CONNECTICUT COLLEGE: Margaret Robbins, of Fallston, a sophomore at Connecticut College took part in "People Watching," the Dance Club's spring performance, Feb. 28 and March 1 and 2 at the Martha Myers Dance Studio at Connecticut College. The concert featured works choreographed by students, along with student light designs. Students danced to music by Kanye West, Nicki Minaj, Simon and Garfunkel and other greats. Robbins served on the publicity board for the show and danced in "The Party and The Band" and "Flock.
SPORTS
By Doug Brown and Doug Brown,Staff Writer | June 26, 1992
Doug Sanders remembers now how it started: When he was in junior high and enrolled in a sailing school in Annapolis, he used his rowboat to get there.Daniella DeFilippo remembers, too: Intent on trying out for the sailing team when she left for Connecticut College, she was diverted by the mention of rowing. Figuring "I could sail the rest of my life," she became a coxswain on the varsity crew.Helmut Berthold rowed for three years in high school in his native West Germany. Art Cooke, born in New Jersey but raised and schooled in England, learned to row while studying there for his doctorate.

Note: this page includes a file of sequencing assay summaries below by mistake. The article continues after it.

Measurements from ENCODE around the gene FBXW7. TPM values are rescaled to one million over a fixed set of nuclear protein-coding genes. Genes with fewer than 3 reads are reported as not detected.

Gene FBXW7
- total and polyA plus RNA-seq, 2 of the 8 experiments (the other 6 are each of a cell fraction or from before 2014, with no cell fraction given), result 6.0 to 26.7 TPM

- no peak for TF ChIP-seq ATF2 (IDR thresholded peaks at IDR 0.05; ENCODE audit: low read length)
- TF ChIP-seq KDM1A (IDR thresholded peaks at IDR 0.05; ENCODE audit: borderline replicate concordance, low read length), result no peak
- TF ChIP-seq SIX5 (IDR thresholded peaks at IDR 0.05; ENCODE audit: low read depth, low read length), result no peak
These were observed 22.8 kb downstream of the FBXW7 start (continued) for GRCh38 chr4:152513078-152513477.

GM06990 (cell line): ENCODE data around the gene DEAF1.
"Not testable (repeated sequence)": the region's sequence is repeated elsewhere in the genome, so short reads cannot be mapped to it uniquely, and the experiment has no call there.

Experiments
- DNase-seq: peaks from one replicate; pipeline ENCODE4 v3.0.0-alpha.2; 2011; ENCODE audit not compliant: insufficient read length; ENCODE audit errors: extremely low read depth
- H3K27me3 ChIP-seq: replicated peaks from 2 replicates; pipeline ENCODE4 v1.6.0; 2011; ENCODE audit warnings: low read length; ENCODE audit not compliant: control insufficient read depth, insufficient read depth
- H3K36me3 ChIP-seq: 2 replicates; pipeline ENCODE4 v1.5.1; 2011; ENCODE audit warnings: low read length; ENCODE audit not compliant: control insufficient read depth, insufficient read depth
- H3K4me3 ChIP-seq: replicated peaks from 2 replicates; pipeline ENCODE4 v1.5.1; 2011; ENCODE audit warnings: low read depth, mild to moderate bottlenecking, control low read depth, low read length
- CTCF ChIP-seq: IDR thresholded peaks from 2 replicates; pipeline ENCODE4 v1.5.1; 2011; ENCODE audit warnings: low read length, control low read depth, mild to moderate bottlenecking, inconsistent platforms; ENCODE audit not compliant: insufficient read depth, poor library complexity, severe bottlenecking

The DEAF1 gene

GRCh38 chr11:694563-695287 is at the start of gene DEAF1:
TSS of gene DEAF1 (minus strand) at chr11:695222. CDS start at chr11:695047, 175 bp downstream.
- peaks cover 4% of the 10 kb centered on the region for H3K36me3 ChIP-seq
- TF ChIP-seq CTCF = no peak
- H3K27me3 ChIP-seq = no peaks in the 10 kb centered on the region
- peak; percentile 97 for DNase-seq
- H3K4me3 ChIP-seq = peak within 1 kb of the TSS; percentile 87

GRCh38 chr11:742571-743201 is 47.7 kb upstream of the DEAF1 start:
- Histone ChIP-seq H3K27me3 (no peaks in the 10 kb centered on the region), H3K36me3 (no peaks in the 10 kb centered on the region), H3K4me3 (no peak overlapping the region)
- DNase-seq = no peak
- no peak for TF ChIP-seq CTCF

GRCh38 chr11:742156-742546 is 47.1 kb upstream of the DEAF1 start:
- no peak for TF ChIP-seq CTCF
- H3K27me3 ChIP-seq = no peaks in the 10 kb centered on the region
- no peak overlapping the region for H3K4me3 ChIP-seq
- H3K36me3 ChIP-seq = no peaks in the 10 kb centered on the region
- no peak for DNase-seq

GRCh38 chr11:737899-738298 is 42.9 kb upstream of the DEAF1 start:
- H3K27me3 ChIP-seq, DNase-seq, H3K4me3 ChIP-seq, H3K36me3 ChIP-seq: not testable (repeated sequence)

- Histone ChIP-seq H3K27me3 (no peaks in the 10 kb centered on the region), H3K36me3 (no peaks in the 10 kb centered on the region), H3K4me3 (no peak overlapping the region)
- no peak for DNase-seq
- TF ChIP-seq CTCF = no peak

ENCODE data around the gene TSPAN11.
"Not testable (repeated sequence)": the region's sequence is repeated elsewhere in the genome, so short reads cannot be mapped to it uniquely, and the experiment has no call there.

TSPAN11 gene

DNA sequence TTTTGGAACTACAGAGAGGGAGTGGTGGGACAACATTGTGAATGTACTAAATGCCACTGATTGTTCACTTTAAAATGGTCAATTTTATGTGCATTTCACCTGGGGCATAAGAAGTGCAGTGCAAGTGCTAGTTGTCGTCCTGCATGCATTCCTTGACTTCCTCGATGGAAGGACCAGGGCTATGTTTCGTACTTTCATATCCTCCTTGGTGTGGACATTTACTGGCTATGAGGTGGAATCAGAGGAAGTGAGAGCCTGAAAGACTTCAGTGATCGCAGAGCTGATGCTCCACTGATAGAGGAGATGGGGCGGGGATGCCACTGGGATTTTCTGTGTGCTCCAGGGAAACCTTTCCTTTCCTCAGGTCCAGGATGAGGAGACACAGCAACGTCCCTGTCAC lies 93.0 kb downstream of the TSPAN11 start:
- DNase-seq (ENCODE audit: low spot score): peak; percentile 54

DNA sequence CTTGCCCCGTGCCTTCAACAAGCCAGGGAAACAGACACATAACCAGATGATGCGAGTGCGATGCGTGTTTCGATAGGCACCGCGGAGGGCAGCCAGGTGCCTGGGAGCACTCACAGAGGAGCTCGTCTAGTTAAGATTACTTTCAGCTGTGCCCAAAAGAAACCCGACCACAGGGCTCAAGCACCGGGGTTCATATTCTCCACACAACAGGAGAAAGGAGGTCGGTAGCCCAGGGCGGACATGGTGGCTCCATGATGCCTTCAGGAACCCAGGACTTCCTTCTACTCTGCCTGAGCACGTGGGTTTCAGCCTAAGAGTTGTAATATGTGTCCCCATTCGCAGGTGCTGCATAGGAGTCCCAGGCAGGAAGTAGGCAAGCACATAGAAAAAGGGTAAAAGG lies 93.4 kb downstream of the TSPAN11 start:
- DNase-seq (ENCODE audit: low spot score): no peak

FEATURES
By KEVIN COWHERD | May 28, 2007
Let's imagine that in the midst of the gluttony at your holiday cookout this weekend - oh, I'm not saying you're a glutton, it's the others you're with - a hot dog rolls off the grill and lands on the deck or patio. For an instant everyone freezes, seemingly paralyzed with indecision. But not you. No, you're a man of action. Or a woman of action. (Don't take that the wrong way.) Anyway, invoking the legendary Five-Second Rule, which states that food that falls on the floor is safe to eat as long as it's picked up within five seconds, you snatch up the hot dog and wolf it down.
EXPLORE
March 27, 2013